TWO Belfast men were today  jailed for a total of three years and three months after police smashed a plot to supply cocaine.

William Joe Hunter (26), of Island Street, in the east of the city, pleaded guilty at Belfast Crown Court to possessing and concealing criminal property.

Two men jailed for three years and three months over plot to supply cocaine

Two men jailed for three years and three months over plot to supply cocaine

He further pleaded guilty to the attempted possession of Class A drug cocaine with intent to supply and also possession of cannabis resin.

Cleaning services company owner Barry Thompson (31), of Limestone Road, north Belfast, pleaded guilty to possession of criminal property, namely £900 in cash.

The father-of-one also pleaded guilty to encouraging or assisting an offence under the Serious Crime Act 2007.

The charge related to providing benzocaine, a legitimate pharmaceutical drug used to dilute cocaine, which was capable of assisting in the commission of the attempted supply of the Class A drug.

The court heard that police mounted an operation on February 12, 2013 and carried out searches at three addresses at Island Street, Glendarragh Mews and Mayflower Street.

Prosecuting barrister Philip Henry said Hunter lived at Island Street but also rented a house at Mayflower Street.

He told Belfast Recorder Judge David McFarland that Thompson was at the time living in Glendarragh Mews with his partner.

The court heard both men were arrested at Island Street where police discovered a bottle jack or cocaine press along with bags of cannabis mixed with tobacco.

A CCTV system was also in operation at the house which was fortified with weapons such as bats at the “exits and entrance points to the house”.

He said the house was in “good decorative order and there were a number of luxury electrical in the house”, namely flat screen televisions.

Police recovered £1,800 in cash at the address and the two men were arrested. Thompson had only arrived at the house in his BMW car.

During a search of his car, the court was told, police found a kilo of benzocaine, which the prosecutor described as a “mixing agent for adulterated cocaine and therefore increases the price of those selling cocaine”.

In the car police also found a new bottle jack to replace the cocaine press in Hunter’s house which was no longer working.

The court heard police later searched Hunter’s rented home at Mayflower street, which was also covered by a CCTV system, and found £260 in cash, along with drug paraphernalia, including small sealable bags, two sets of scales and a bottle jack which was in a box.

A search was also carried out at Thompson’s then home at Glendarragh Mews.

A set of scales was discovered and when Thompson was searched he was found to have £900 in cash on him. A further £3,000 in cash recovered was accepted by the crown to have been acquired through “lawful means”.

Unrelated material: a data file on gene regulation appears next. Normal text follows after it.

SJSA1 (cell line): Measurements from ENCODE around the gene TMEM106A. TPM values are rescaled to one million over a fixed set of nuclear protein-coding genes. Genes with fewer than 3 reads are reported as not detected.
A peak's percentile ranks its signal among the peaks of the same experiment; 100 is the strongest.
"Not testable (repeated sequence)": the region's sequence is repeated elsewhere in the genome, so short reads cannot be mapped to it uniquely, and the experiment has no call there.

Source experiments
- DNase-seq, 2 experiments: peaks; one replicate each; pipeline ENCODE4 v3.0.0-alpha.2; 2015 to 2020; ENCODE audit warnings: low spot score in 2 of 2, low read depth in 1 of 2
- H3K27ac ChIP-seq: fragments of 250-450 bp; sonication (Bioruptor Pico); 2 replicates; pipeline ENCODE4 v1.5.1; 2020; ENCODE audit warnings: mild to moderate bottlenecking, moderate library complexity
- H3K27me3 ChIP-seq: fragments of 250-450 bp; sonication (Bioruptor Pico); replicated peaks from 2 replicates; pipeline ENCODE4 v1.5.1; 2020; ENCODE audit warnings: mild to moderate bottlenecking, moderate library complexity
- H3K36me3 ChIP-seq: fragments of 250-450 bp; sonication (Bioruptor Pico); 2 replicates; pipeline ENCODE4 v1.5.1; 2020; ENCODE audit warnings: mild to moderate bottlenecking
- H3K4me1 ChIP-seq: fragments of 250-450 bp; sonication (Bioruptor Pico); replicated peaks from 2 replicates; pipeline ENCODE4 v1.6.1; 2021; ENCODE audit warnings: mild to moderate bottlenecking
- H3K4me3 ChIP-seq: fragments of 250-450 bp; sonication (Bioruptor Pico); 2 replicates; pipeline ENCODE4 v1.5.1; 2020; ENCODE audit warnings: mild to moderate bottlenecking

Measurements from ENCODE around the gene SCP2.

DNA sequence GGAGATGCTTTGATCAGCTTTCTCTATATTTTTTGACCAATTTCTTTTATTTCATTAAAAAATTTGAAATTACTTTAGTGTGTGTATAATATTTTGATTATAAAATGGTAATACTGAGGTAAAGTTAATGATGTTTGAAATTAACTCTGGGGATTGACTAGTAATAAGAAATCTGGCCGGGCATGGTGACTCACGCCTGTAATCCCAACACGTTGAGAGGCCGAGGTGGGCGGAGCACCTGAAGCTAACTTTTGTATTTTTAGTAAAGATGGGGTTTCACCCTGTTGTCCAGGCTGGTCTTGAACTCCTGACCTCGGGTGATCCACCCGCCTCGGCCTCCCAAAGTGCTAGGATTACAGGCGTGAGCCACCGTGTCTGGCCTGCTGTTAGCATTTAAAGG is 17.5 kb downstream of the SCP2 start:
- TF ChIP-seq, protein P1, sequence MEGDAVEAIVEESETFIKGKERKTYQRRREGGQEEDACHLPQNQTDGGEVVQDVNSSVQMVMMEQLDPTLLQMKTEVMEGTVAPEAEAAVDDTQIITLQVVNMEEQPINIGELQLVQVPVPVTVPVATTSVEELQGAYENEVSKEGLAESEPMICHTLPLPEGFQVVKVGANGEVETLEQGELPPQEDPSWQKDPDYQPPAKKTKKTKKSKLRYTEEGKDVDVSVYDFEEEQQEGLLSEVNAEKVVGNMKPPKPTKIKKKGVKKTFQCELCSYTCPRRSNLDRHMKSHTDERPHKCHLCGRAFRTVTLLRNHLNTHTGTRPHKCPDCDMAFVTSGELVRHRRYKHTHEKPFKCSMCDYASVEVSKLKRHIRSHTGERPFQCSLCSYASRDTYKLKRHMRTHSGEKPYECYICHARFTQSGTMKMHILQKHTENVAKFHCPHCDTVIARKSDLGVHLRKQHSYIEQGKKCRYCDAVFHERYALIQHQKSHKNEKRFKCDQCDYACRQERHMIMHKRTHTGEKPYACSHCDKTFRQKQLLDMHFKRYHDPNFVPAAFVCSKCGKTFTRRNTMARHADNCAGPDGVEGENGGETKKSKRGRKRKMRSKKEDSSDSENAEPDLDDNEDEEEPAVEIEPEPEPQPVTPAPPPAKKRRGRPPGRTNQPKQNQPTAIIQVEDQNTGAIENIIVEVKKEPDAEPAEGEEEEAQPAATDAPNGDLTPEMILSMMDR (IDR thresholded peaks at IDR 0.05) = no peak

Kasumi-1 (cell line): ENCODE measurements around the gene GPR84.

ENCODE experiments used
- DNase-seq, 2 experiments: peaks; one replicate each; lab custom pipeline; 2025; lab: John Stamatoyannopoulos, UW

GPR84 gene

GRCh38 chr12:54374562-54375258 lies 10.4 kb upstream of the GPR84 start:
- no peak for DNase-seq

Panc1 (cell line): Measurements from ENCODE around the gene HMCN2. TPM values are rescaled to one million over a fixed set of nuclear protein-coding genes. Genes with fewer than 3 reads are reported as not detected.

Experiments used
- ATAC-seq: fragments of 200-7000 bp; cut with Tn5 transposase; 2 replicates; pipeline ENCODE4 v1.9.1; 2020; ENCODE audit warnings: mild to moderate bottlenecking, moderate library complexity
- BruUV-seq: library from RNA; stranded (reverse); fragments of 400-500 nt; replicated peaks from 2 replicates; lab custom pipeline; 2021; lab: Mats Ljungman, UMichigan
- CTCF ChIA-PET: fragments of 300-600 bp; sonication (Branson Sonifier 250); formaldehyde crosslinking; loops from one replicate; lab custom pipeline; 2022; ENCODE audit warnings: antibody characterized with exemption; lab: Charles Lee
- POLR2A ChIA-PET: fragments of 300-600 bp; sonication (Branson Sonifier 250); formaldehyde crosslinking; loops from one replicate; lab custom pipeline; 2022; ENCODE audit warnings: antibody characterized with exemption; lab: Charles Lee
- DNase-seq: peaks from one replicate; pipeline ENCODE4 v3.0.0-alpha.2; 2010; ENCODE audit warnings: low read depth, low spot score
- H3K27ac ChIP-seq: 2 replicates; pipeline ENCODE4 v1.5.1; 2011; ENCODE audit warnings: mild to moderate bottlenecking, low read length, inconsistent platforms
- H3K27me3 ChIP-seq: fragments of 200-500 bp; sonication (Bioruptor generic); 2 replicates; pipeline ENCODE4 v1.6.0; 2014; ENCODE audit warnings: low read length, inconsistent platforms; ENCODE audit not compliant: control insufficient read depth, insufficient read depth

When questioned Thompson claimed the benzocaine was a gardening product and he had bought the bottle jack on Gumtree for £25.

Mr Henry said police found a number of text messages on Hunter’s mobile phone including ones which contained the word ‘washed’, a slang term used for the cutting of cocaine.

One text said: “Can you get me benzo tomorrow chum?”

Another read: “Is there any cocaine there mate? Heading to Kelly’s tonight. Can you get me some grass?”

A third text message read: “Can you get me any tablets?’

The prosecution lawyer said it was the police view that Hunter was concerned in the supply of drugs.

The court heard that in April 2012, Thompson received a nine-month suspended sentence for possessing class B drugs and cultivating cannabis.

Hunter, Judge McFarland was told, had no convictions for supplying drugs but had convictions for simple possession of cannabis.

A defence barrister for Thompson, who runs Diamond Cleaning Services, said he had drug addiction problems and but had been drug free now for two years.

Hunter’s defence barrister said he had been addicted to drugs from a young age which had led to a life of criminality.

This he said he spiraled when he moved from north Belfast to the east of the city where he got himself involved with criminals in the supply of drugs.

The barrister said the reason why the weapons were in the house at Island Street was because he had received a number of “paramilitary beatings” in the past. “They were for self defence.”

He said father-of-three Hunter now realised that his criminal activities were “having a devastating impact on his children and needs to turn away from it.”

Judge McFarland sentenced Hunter to 32 months, with one year and four months in custody and the remaining 16 months on licence.

The Belfast Recorder sentenced Thompson to 28 months, with 14 months in custody and the remainder on licence following his release.

The trial judge also activated Thompson’s nine month suspended prison sentence which he said was to run consecutively to Thompson’s 28 month sentence.












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